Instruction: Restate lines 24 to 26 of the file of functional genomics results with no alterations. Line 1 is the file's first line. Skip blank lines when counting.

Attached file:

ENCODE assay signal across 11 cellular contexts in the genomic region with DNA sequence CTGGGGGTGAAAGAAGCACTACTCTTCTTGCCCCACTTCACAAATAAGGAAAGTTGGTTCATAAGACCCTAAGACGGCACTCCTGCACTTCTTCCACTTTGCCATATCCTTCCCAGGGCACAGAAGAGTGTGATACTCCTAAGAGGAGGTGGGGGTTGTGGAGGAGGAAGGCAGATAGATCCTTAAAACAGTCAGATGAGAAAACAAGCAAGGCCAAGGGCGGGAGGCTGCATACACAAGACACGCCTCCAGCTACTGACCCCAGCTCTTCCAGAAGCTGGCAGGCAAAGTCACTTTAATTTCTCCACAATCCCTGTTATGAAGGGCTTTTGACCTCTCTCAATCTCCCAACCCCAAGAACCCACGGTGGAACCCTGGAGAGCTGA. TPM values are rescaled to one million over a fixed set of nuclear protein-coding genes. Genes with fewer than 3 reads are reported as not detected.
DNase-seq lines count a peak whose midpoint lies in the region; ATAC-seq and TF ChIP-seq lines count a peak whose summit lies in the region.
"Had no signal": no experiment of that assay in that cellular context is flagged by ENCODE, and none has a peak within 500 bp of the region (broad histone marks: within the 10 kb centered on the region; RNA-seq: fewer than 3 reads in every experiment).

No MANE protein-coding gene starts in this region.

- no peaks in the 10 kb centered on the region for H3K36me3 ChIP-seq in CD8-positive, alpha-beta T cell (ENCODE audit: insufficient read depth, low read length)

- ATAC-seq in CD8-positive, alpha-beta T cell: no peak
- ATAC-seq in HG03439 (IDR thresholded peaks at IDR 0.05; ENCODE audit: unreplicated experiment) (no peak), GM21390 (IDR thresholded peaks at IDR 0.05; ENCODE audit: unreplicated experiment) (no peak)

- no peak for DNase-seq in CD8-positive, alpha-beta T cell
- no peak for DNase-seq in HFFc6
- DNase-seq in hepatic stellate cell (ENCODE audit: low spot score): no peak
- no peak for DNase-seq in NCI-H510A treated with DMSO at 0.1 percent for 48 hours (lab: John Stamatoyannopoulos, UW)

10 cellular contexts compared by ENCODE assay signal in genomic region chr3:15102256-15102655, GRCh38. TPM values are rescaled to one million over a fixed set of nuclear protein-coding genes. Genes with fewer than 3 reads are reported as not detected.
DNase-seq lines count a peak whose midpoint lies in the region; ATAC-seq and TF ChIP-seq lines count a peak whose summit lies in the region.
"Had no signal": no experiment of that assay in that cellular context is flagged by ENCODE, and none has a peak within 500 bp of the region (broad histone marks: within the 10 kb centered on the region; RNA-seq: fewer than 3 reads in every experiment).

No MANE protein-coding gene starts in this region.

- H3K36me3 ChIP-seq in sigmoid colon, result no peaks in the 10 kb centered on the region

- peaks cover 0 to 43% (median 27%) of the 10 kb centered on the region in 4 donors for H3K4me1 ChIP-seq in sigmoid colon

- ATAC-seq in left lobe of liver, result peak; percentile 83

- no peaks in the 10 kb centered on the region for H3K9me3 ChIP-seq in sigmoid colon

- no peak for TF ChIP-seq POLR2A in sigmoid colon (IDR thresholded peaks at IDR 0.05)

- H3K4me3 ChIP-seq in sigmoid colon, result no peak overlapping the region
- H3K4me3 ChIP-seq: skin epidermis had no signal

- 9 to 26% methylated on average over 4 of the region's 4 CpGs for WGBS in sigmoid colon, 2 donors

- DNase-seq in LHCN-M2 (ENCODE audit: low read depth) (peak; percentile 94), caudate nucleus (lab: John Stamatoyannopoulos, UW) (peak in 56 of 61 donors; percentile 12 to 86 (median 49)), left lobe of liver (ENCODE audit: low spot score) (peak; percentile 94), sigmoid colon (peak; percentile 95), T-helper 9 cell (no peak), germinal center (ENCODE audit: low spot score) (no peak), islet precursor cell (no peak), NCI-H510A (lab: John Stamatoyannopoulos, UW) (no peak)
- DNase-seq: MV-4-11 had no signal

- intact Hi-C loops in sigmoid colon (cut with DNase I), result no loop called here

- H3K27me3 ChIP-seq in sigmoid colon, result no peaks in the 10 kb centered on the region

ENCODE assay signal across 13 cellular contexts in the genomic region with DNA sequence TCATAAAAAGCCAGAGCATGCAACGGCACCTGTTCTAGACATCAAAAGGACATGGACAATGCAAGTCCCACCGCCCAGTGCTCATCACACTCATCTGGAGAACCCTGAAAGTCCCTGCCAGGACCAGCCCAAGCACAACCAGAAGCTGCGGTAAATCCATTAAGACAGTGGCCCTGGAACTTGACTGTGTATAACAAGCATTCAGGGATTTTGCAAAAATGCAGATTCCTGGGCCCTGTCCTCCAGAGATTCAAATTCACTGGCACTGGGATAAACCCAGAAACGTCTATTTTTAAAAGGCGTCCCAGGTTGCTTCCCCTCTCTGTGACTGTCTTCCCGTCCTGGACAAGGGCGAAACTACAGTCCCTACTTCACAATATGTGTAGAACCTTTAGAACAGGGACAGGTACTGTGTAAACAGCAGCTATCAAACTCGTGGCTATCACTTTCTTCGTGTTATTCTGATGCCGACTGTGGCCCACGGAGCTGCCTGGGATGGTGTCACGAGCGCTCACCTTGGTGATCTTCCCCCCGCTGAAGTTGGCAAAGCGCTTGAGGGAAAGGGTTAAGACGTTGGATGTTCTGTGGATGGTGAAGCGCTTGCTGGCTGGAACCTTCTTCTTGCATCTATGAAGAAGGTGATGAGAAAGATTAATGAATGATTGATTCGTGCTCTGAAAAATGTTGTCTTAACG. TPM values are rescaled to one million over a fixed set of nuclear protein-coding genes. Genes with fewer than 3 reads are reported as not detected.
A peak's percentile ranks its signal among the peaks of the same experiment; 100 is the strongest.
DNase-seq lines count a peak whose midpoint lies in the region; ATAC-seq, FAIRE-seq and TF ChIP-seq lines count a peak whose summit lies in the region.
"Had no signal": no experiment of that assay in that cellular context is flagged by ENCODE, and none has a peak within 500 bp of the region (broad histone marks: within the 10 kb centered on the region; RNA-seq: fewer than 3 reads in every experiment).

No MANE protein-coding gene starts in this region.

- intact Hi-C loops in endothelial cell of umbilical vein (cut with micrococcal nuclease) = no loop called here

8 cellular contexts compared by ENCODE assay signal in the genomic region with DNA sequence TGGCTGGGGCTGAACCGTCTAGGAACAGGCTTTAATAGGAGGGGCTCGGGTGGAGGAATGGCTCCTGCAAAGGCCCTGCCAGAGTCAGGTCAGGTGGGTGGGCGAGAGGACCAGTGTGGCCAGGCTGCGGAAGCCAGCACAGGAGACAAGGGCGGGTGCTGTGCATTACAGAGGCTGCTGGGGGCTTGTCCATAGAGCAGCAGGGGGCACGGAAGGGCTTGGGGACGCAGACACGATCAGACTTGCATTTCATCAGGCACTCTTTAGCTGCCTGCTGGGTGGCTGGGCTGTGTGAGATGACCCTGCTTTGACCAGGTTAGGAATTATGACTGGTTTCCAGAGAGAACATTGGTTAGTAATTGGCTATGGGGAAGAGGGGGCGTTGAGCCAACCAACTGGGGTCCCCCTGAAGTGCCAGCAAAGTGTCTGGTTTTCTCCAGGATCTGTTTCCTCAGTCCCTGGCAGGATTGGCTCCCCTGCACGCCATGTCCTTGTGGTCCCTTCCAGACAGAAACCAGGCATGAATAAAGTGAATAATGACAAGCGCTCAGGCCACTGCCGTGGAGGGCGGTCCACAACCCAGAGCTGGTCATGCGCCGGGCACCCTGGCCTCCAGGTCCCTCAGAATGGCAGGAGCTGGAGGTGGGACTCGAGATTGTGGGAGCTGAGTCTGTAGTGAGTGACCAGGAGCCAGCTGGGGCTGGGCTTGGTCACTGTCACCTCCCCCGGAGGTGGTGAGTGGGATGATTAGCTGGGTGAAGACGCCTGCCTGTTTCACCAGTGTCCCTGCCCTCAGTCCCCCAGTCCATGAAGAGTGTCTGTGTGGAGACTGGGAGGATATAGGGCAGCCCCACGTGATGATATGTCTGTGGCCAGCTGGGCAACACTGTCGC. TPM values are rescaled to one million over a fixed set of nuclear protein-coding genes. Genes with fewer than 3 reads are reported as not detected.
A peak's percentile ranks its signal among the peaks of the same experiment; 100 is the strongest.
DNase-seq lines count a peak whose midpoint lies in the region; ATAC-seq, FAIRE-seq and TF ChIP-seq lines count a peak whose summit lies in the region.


- DNase-seq in LHCN-M2 (ENCODE audit: low read depth) (peak; percentile 94), caudate nucleus (lab: John Stamatoyannopoulos, UW) (peak in 56 of 61 donors; percentile 12 to 86 (median 49)), left lobe of liver (ENCODE audit: low spot score) (peak; percentile 94), sigmoid colon (peak; percentile 95), T-helper 9 cell (no peak), germinal center (ENCODE audit: low spot score) (no peak), islet precursor cell (no peak), NCI-H510A (lab: John Stamatoyannopoulos, UW) (no peak)
- DNase-seq: MV-4-11 had no signal

- intact Hi-C loops in sigmoid colon (cut with DNase I), result no loop called here